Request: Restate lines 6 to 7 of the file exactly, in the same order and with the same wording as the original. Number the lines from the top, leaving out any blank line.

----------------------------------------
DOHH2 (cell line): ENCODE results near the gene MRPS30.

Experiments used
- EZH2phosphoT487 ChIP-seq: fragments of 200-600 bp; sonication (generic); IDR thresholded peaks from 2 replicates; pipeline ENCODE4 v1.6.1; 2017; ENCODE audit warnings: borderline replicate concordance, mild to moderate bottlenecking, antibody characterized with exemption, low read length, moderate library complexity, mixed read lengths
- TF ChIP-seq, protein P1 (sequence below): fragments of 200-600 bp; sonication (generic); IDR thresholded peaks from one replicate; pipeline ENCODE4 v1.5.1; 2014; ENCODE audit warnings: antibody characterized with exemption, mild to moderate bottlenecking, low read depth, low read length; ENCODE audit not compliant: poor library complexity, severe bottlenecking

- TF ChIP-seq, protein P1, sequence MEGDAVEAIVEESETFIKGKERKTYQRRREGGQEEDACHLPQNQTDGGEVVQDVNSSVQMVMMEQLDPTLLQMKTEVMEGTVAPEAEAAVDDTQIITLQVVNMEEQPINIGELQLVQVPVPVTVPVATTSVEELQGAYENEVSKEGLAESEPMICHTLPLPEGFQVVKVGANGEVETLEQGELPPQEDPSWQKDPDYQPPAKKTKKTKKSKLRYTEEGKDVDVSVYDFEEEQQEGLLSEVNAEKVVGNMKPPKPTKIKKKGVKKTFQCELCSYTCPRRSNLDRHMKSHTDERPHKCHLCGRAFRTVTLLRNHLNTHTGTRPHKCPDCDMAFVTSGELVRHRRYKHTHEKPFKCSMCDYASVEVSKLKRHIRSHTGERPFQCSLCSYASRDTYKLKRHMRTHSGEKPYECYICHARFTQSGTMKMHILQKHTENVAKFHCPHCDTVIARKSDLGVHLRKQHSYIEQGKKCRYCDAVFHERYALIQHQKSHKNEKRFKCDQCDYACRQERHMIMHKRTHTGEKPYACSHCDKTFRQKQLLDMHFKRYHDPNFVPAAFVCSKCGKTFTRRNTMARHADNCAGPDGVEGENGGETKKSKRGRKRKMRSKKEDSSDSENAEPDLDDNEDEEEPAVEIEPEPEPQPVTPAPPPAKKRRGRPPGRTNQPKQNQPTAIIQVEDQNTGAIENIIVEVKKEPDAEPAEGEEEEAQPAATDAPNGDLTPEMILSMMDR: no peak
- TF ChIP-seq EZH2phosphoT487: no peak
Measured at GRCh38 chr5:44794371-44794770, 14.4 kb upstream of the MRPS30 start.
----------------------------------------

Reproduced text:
- TF ChIP-seq EZH2phosphoT487: no peak
Measured at GRCh38 chr5:44794371-44794770, 14.4 kb upstream of the MRPS30 start.